Tuesday, 2 August 2011

The Two Jokers

The Joker takes many forms and shapes. Evil is a slippery business.

Let's briefly consider two jokers. The first is familiar from Batman and might be described as

the Clown Prince of Crime (or Chaos),
the Harlequin of Hate (Havoc),the Ace of Knaves

In combat he deploys poisons and explosives as well as comic weapons such as bladed playing cards. In  many cases his victims die laughing, as a result of his Joker Venom

"a deadly poison that infects his victims with a ghoulish rictus grin as they die while laughing uncontrollably."

(The risus sardonicus is a sustained involuntary facial grin possibly caused by tetanus or strychnine.)

The other joker, and origin for the one familiar from Batman, is L'homme Qui Rit 
 (The Man Who Laughs, 1869) a novel by Victor Hugo, and a film of 1928.

The monster protagonist Gwynplaine has been disfigured in infancy by the comprachicos (child buyers/traders)

Let's end the blog with an image from the book and a quotation describing Gwynplaine

L'Homme Qui Rit.



Nature had been prodigal of her kindness to Gwynplaine. She had bestowed on him a mouth opening to his ears, ears folding over to his eyes, a shapeless nose to support the spectacles of the grimace maker, and a face that no one could look upon without laughing.

We have just said that nature had loaded Gwynplaine with her gifts. But was it nature? Had she not been assisted?

Two slits for eyes, a hiatus for a mouth, a snub protuberance with two holes for nostrils, a flattened face, all having for the result an appearance of laughter; it is certain that nature never produces such perfection single-handed.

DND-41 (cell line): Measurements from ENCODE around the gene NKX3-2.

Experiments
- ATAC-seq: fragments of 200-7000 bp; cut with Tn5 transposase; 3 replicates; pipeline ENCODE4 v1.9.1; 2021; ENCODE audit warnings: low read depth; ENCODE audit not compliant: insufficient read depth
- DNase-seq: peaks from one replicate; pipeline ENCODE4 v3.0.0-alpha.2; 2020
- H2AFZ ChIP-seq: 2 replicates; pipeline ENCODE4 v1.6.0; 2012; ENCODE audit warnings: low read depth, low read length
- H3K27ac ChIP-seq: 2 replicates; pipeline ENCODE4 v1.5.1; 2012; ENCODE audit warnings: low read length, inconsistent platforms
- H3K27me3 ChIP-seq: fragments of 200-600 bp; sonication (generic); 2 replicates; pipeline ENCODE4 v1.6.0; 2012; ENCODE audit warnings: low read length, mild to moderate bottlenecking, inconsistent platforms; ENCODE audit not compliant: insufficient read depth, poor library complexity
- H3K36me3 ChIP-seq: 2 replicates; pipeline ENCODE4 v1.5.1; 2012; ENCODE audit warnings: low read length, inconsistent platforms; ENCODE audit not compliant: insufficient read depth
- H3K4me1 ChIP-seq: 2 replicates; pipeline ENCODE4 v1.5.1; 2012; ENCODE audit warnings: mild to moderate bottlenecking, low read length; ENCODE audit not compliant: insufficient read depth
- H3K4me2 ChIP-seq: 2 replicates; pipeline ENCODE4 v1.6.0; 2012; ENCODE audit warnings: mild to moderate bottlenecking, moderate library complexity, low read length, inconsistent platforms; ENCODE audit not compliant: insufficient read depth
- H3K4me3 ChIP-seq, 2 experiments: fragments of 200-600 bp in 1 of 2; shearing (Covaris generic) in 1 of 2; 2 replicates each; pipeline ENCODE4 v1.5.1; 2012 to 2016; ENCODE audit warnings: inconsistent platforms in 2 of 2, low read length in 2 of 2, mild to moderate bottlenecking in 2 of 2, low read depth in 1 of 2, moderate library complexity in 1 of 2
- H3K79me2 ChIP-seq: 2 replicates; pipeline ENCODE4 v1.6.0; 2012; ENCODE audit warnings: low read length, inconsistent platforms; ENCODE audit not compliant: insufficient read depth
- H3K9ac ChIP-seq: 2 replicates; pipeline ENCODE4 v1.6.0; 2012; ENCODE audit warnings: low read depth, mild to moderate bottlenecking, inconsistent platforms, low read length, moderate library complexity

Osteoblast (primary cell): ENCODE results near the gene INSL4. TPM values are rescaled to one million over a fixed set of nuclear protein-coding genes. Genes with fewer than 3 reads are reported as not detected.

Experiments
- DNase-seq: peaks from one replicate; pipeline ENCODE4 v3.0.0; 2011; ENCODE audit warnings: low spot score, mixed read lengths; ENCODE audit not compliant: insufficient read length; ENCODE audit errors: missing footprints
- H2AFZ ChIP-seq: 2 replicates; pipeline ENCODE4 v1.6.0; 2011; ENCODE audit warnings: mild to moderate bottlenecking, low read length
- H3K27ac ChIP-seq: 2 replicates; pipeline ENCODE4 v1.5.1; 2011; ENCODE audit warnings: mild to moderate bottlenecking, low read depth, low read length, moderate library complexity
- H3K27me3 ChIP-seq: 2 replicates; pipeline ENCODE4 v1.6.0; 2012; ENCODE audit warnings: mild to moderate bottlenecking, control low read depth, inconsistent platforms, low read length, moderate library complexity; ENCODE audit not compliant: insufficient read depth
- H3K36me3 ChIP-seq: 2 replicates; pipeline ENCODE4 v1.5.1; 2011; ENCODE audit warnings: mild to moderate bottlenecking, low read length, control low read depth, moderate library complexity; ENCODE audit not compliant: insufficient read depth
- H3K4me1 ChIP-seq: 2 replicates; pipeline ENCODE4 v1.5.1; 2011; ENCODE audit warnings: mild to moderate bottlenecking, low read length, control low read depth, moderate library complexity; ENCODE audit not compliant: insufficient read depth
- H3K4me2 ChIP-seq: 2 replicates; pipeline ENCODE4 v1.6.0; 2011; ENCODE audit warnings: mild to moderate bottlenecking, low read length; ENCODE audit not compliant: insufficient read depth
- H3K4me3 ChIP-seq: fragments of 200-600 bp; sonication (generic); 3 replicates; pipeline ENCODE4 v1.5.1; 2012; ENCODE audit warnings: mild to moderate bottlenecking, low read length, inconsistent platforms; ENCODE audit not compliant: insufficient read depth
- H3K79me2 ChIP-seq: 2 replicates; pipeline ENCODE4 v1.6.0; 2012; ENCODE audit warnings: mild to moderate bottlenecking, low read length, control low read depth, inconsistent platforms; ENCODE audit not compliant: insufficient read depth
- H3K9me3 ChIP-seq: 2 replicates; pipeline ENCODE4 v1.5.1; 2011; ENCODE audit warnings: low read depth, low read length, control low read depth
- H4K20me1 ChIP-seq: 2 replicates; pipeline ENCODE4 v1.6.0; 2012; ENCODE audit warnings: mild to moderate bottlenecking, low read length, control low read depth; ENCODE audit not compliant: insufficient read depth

But is laughter a synonym of joy?

If, in the presence of this mountebank—for he was one—the first impression of gaiety wore off, and the man were observed with attention, traces of art were to be recognised. Such a face could never have been created by chance, it must have resulted from intention. Such perfect completeness is not in nature. Man can do nothing to create beauty, but everything to produce ugliness. A Hottentot profile cannot be changed into a Roman outline, but out of a Grecian nose you may make a Calmuck's. It only requires to obliterate the root of the nose, and to flatten the nostrils. The dog Latin of the middle ages had a reason for its creation of the verb denasare. Had Gwynplaine when a child been so worthy of attention that his face had been subjected to transmutation? Why not? Needed there a greater motive than the speculation of his future exhibition? According to all appearance, industrious manipulators of children had worked upon t his face. It seemed evident that a mysterious and probably occult science, which was to surgery what alchemy was to chemistry had chiseled his flesh, evidently at a very tender age, and manufactured his countenance with premeditation. That science, clever with the knife, skilled in obtusions and ligatures, had enlarged the mouth, cut away the lips, laid bare the gums, distended the ears, cut the cartilages, displaced the eyelids and the cheeks, enlarged the zygomatic muscle, pressed the scars and cicatrices to a level, turned back the skin over the lesions whilst the face was thus stretched, from all which resulted that powerful and profound piece of sculpture, the mask, Gwynplaine.

Ian McCormick's Blog No. 23

Dr Ian McCormick is the author of The Art of Connection: the Social Life of Sentences
(Quibble Academic, 2013)


  1. The Joker: The only sensible way to live in this world is without rules!

    The Joker: See, I'm not a monster...I'm just ahead of the curve.

  2. Why not follow new blog posts on monsters and the grotesque on Twitter - link to "PostFilm" ?